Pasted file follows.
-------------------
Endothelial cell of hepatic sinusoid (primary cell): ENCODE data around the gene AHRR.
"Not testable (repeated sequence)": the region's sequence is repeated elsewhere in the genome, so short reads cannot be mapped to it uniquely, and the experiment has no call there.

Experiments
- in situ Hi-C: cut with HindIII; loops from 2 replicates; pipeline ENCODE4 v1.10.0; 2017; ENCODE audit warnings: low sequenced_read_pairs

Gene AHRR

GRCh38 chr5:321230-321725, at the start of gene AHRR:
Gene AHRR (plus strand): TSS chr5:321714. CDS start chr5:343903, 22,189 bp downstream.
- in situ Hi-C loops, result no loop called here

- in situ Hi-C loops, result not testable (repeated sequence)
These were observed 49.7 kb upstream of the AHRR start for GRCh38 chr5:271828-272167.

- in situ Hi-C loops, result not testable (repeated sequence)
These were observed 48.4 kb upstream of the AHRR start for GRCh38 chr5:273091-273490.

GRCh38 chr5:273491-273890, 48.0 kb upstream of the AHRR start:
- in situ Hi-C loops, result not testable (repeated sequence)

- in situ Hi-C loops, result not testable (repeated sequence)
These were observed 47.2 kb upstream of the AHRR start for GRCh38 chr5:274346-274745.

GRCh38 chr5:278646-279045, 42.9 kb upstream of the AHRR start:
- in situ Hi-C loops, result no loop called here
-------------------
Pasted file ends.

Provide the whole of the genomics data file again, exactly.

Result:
Endothelial cell of hepatic sinusoid (primary cell): ENCODE data around the gene AHRR.
"Not testable (repeated sequence)": the region's sequence is repeated elsewhere in the genome, so short reads cannot be mapped to it uniquely, and the experiment has no call there.

Experiments
- in situ Hi-C: cut with HindIII; loops from 2 replicates; pipeline ENCODE4 v1.10.0; 2017; ENCODE audit warnings: low sequenced_read_pairs

Gene AHRR

GRCh38 chr5:321230-321725, at the start of gene AHRR:
Gene AHRR (plus strand): TSS chr5:321714. CDS start chr5:343903, 22,189 bp downstream.
- in situ Hi-C loops, result no loop called here

- in situ Hi-C loops, result not testable (repeated sequence)
These were observed 49.7 kb upstream of the AHRR start for GRCh38 chr5:271828-272167.

- in situ Hi-C loops, result not testable (repeated sequence)
These were observed 48.4 kb upstream of the AHRR start for GRCh38 chr5:273091-273490.

GRCh38 chr5:273491-273890, 48.0 kb upstream of the AHRR start:
- in situ Hi-C loops, result not testable (repeated sequence)

- in situ Hi-C loops, result not testable (repeated sequence)
These were observed 47.2 kb upstream of the AHRR start for GRCh38 chr5:274346-274745.

GRCh38 chr5:278646-279045, 42.9 kb upstream of the AHRR start:
- in situ Hi-C loops, result no loop called here